“We will be your voice for a greener, fairer Tasmania and a cleaner democracy and a fierce one at that.
“Unlike our petulant winner-take-all colleagues in the Liberal and Labor parties, the Greens will always respect the will of the people.
“More than 120,000 Tasmanians live in poverty. Children are going without. Our hospitals are in dire straits. The rental and housing supply crisis is pricing Tasmanians out of their own paradise. And increasingly, onto the streets.
“And nature is under assault with a renewed level of almost gleeful intensity under the Liberals.
“We have to create a new future, where nature is respected and protected and where no-one is left behind.”
Meanwhile, Labor’s Shane Broad and Anita Dow and Liberal John Tucker have joined the candidates projected to be included in state parliament.
Seventy per cent of the vote had been counted by 11.30pm on Saturday night.
The first electorate has chosen its representatives for the next election cycle in the Tasmanian election with 60 per cent of the vote counted.
Franklin, which incorporates the outskirts of Hobart and the South-East of the city, has voted for two Liberal candidates — Jacquie Petrusma and Nic Street — two Labor candidates — David O’Byrne and Dean Winter — and one Greens candidate, Rosalie Woodruff.
With multiple seats still in doubt, the Liberal party are looking at a projected 12 candidates elected — with 13 needed for a majority in the lower house.
Labor have a projected six seats with the Greens two, and five up for grabs at current projections.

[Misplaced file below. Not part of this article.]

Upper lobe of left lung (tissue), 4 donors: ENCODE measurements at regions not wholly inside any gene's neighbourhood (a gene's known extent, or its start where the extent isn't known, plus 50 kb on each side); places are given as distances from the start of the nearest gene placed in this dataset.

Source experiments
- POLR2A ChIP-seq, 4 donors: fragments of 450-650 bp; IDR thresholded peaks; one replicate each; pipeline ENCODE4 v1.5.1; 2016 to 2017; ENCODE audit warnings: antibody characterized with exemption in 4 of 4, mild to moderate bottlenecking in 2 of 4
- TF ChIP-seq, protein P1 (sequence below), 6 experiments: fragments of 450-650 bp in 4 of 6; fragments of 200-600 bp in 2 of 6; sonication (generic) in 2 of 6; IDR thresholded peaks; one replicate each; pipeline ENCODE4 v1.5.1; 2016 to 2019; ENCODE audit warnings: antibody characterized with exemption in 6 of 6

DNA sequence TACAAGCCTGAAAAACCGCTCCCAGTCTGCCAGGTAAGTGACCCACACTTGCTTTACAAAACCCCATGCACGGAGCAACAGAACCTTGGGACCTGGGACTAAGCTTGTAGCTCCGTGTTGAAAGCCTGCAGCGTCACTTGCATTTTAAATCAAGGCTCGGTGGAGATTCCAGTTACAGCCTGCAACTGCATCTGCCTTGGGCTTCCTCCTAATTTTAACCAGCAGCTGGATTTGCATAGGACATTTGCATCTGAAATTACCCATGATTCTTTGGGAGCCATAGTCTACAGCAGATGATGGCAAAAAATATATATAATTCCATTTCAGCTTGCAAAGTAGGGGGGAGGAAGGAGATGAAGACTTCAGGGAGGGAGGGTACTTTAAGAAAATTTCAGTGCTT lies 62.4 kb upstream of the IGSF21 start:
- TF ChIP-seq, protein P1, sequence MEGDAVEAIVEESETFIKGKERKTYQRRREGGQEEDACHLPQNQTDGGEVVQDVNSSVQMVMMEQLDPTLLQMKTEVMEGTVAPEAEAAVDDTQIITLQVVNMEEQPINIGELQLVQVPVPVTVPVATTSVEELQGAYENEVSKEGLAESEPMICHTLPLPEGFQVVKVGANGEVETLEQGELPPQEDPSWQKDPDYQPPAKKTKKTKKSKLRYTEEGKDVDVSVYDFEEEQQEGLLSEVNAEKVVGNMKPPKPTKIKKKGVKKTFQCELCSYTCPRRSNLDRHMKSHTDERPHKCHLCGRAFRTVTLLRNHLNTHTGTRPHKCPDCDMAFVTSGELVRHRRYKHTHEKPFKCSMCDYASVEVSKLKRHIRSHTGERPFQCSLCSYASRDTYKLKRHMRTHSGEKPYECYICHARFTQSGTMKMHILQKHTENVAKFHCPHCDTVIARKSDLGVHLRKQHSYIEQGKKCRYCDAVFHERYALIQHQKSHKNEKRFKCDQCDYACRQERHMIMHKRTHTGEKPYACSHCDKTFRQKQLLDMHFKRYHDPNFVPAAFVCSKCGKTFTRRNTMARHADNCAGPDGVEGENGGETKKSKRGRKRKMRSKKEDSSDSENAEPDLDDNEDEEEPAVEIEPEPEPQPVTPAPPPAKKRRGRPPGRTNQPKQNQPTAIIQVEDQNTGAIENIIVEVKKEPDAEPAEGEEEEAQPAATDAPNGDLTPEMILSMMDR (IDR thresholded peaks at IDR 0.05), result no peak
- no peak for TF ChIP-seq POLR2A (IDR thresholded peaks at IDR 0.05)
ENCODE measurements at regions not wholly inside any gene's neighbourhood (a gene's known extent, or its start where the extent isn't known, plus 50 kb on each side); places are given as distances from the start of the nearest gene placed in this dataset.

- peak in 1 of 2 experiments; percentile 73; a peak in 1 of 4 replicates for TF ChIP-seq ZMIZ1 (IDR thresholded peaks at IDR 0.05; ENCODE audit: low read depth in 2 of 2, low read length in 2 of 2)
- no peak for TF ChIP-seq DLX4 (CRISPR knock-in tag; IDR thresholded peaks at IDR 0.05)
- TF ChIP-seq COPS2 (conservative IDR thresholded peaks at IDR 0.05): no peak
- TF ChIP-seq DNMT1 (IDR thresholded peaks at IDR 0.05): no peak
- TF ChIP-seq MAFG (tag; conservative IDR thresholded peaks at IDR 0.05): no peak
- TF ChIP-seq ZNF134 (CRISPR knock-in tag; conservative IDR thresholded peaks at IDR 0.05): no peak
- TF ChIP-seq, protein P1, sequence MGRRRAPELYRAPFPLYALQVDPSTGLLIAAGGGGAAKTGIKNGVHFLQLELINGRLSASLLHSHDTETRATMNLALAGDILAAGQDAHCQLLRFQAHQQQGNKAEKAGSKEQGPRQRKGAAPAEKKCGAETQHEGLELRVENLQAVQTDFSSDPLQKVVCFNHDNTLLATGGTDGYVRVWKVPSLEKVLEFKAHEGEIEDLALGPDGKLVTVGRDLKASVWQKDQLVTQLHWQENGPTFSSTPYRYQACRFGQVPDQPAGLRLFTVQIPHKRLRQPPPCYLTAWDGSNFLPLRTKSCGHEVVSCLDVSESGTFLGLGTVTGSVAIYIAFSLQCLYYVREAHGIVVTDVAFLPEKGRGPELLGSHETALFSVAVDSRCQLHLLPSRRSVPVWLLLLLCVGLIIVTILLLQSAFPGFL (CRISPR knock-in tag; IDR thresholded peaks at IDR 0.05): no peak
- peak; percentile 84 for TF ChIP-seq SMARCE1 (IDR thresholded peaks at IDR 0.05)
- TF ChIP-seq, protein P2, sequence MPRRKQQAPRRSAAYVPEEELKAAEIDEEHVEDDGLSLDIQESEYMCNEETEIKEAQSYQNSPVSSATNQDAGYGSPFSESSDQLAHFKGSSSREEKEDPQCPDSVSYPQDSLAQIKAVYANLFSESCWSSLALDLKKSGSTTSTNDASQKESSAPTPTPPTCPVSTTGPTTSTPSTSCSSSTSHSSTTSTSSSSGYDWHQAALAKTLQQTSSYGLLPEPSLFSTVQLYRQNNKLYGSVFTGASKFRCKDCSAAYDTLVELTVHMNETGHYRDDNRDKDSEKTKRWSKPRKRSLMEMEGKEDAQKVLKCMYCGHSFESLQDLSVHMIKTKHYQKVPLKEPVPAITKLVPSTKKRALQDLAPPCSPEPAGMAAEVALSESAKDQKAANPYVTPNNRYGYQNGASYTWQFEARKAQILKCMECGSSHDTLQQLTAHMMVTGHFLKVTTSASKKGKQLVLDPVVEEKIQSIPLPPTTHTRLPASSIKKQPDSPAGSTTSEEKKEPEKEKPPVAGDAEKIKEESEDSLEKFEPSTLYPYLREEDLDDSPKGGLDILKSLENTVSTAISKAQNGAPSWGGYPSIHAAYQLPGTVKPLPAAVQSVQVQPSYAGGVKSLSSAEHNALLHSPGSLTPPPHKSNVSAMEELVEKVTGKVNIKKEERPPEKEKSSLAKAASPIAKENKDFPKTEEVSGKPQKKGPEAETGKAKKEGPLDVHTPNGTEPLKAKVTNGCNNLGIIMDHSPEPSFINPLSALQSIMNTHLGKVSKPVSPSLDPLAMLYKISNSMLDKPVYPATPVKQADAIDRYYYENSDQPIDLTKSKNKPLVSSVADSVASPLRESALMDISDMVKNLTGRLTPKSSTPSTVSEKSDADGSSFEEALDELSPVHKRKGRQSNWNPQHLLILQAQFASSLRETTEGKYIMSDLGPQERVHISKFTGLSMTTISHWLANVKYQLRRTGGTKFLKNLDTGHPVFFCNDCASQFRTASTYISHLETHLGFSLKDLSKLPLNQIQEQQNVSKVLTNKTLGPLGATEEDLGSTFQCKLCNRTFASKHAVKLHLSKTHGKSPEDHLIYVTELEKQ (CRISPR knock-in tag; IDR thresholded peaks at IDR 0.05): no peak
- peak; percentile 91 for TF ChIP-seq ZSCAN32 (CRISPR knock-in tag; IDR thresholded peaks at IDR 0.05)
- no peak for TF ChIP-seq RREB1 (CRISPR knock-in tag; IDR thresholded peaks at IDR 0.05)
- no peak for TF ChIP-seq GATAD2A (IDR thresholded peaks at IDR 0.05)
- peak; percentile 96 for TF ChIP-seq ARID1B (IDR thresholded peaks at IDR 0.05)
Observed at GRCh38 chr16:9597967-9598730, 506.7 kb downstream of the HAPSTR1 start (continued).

Tasmania has five electorates for its House of Assembly: Franklin, Clark across central Hobart, Bass in the north, Braddon in the north-west, and Lyons taking up the state’s midlands.
Popular Labor member Michelle O’Byrne is also projected to secure her seat.
A Labor majority government will not lead Tasmania for the next election cycle, ABC election guru Antony Green has said.
With over 50 per cent of the vote counted, nine individual Liberal candidates are projected to safely take their seats, against four Labor candidates, and two Greens.
The key question for the state now is whether voters will deliver a majority government for the Liberal party.
The party is, for now, projected to secure 12 seats — and they need 13 for a majority.
Both Liberal Premier Peter Gutwein and Labor Opposition Leader Rebecca White have said they will not lead their parties in a minority government — responding to a strong Greens presence in the state along with several high-profile independent candidates.
Meanwhile, the personal vote for Premier Peter Gutwein has reflected his popularity within the state.
The electorate of Bass has delivered him close to half of the total votes counted, with the next most popular candidate pulling 10 per cent.
The most recent seats claimed are for Labor’s Dean Winter and David O’Byrne, the Greens’ Rosalie Woodruff, and Liberal Felix Ellis.
With a quarter of the vote counted in the Tasmanian state election eight Liberal candidates seem to have been returned to their seats, with the respective leaders of the Labor and the Greens also a safe bet for Parliament from 2021.
At early stages of vote counting, a few seats seem secure — all for popular incumbent politicians that are well-known within Tasmania.
It seems Premier Peter Gutwein will retain his seat, as will his opponents, Labor leader Rebecca White, and Greens leader Cassy O’Connor.
Deputy Premier Jeremy Rockliff also seems safe in his seat, as do fellow Liberals Guy Barnett and Mark Shelton.
State Attorney-General Elise Archer looks to have been returned, as have Liberals Jacquie Petrusma, Sarah Courtney — the Health Minister during the state’s response to COVID-19 — and Michael Ferguson.
Polls have closed in the Tasmanian election and counting is on to determine who will make up the state government from 2021.
Greens leader Cassy Ms O’Connor told Sky News today she is expecting a swing towards the Greens this election — one factor that could increase the chances of a hung parliament in Tasmania, along with several high-profile independent candidates.